Will Fast-Growing Kallyope Stay in New York After New $66M Round?

Xconomy New York — 

Kallyope is unusual among biotech startups. Exclusively borne from the work of three Columbia University professors, the company started up in Manhattan, now has more than 40 employees, has gotten $110 million in venture dollars from high-profile investors, and still remains in New York City. Now the big question is: Will Kallyope stay in Manhattan as it increases its headcount? The two year old company says it’s staying, but it has already outgrown its headquarters and is still working out how it will handle the city’s challenging real estate market.

With a new $66 million round announced this morning, Kallyope—which is trying to understand the complex signals transmitted between the gut and the central nervous system—has now raised a nine-figure sum in just over two years. That’s fairly typical in Boston and San Francisco, where biotech startups can get these types of dollars in single rounds. But it’s far less common in New York, which has long struggled to create a biotech startup ecosystem that rivals more established hubs elsewhere. Kallyope’s $66 million round is one of the largest funding rounds for a privately-held, New York-based drug developer in the last several years.

But Kallyope CEO Nancy Thornberry believes that New York is catching up.  “I feel like there is really good momentum here in New York right now,” she says. And to an extent that’s true. Since late 2016, city and state governments have committed more than $1 billion to spurring on New York’s biotech industry. Several startup incubators have sprouted up, or soon will. The New York City Economic Development Corp. (NYCEDC) is putting up $100 million through the city’s LifeSci NYC initiative to entice outside investors to build a biotech campus in the area. These efforts have built on university collaborations that created the New York Genome Center and the Tri-Institutional Therapeutics Discovery Institute, and the arrival of startup creators like Versant Ventures and Accelerator Corp.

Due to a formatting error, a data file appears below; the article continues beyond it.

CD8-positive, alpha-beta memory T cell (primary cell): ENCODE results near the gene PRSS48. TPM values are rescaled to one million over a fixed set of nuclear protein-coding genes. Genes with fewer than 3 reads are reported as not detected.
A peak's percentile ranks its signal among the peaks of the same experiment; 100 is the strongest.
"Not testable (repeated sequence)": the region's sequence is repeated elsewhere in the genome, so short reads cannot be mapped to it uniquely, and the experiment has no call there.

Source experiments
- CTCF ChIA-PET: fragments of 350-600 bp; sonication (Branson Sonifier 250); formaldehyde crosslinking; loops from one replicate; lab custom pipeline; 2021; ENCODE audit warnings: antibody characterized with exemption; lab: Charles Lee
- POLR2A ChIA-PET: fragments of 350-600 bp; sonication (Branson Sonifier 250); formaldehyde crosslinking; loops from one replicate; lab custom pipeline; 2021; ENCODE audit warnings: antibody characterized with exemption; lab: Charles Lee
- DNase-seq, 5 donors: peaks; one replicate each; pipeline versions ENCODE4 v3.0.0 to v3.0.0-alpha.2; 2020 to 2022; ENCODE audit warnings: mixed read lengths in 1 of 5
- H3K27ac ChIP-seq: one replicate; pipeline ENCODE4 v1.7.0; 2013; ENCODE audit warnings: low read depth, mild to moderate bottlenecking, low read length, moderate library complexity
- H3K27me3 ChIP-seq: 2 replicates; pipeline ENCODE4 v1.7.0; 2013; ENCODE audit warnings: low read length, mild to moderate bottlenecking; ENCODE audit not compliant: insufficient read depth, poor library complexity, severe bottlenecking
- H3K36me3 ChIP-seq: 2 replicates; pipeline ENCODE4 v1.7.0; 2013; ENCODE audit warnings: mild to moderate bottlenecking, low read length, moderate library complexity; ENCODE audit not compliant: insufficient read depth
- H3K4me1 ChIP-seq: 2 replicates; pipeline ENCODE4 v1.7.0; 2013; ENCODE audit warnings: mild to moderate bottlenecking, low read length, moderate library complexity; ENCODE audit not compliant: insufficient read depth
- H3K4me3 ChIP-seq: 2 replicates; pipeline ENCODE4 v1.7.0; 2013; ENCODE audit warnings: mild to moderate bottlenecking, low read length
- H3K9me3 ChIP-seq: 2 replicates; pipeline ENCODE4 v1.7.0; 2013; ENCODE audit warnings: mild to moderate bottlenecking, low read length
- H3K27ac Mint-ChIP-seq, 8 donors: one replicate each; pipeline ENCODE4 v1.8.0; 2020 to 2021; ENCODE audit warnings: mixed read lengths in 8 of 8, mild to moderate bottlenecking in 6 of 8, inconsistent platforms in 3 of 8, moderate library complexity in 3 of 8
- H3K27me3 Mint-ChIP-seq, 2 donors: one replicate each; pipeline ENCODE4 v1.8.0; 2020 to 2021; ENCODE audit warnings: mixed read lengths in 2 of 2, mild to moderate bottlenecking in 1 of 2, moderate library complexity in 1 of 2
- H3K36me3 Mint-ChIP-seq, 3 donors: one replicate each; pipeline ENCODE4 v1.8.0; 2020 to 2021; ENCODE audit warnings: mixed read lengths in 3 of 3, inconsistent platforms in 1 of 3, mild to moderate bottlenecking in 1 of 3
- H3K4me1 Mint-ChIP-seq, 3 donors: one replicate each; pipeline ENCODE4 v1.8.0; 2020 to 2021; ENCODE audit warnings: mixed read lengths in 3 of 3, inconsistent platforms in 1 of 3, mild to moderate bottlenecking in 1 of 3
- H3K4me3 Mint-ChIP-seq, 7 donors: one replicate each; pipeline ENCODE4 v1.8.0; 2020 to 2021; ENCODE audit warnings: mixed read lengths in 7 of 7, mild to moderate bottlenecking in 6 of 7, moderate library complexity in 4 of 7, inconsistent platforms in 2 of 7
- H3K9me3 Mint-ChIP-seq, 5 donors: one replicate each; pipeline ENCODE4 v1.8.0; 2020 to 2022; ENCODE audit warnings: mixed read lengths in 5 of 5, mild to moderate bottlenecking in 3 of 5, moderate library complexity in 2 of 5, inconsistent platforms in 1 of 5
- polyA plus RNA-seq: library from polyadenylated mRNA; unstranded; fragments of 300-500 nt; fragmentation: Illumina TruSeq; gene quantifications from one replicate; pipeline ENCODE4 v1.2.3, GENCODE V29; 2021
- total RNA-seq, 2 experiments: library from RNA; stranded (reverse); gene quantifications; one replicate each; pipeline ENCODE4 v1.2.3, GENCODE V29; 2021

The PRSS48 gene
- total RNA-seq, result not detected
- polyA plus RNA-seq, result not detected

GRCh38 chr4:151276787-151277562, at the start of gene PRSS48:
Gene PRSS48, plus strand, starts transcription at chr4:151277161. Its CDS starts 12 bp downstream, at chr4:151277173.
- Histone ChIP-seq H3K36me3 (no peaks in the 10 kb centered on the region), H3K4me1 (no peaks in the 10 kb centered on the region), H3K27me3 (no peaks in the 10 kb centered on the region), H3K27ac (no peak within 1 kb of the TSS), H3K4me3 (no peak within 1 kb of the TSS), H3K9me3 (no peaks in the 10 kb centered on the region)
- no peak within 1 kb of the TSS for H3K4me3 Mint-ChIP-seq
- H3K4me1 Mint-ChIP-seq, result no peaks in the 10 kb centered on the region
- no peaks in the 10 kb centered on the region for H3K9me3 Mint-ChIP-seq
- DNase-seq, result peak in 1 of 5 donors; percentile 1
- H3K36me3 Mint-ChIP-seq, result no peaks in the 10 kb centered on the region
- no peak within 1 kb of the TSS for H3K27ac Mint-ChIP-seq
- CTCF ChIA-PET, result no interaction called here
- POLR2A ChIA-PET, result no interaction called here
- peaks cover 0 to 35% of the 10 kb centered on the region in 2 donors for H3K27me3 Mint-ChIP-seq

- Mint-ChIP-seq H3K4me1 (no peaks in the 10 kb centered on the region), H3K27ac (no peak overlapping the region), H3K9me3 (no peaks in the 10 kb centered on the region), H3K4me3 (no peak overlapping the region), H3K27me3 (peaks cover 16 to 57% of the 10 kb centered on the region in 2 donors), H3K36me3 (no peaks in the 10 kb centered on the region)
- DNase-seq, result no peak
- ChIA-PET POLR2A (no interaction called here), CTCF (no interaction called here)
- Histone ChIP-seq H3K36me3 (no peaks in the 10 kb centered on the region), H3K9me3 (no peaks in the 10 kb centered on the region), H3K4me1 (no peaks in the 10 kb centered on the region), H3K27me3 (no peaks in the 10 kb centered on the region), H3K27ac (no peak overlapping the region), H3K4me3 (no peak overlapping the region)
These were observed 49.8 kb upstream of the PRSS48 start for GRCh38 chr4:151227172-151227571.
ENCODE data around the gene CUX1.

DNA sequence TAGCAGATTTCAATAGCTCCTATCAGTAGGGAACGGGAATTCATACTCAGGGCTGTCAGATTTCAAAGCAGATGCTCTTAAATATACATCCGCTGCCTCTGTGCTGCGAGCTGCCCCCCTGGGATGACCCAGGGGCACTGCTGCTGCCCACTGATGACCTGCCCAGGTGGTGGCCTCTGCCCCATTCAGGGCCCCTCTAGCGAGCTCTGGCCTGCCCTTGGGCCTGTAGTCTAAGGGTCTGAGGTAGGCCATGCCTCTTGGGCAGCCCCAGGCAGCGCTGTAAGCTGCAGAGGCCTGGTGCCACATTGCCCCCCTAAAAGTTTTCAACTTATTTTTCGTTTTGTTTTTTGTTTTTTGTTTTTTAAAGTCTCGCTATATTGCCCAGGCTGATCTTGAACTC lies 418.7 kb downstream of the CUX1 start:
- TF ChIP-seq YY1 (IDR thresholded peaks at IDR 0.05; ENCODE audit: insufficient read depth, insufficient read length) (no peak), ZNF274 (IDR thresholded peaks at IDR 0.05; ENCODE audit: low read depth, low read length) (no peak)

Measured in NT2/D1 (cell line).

Still, New York has nowhere near the number of high-profile biotech startups that Boston and San Francisco regularly churn out. Kallyope, Petra Pharma, and Lodo Therapeutics came along in quick succession in late-2015 and early 2016 and raised $109 million combined in separate Series A rounds. Since then though, similar announcements have been few and far between, which Thornberry attributes to a lack of “awareness about the advantages of being in New York City.” One advantage, she says: the ability to recruit experienced people from pharma companies with offices in New York and New Jersey, and build a “stable workforce” since employees aren’t “constantly transitioning to the biotech next door.”

One thing that would help increase that awareness and change the perception of New York as a life sciences hub is a crew of startups like Kallyope growing, succeeding, and staying in New York City. For that to happen, a real estate issue that Kallyope and others will increasingly face has to be solved. Space in New York City is at a premium, and there isn’t much of it for biotech startups that have grown beyond just a few employees and a lab bench. “The question everybody’s asking is, where do they go after the incubators?” Maria Gotsch, president and CEO of the Partnership Fund for New York City, told Xconomy recently.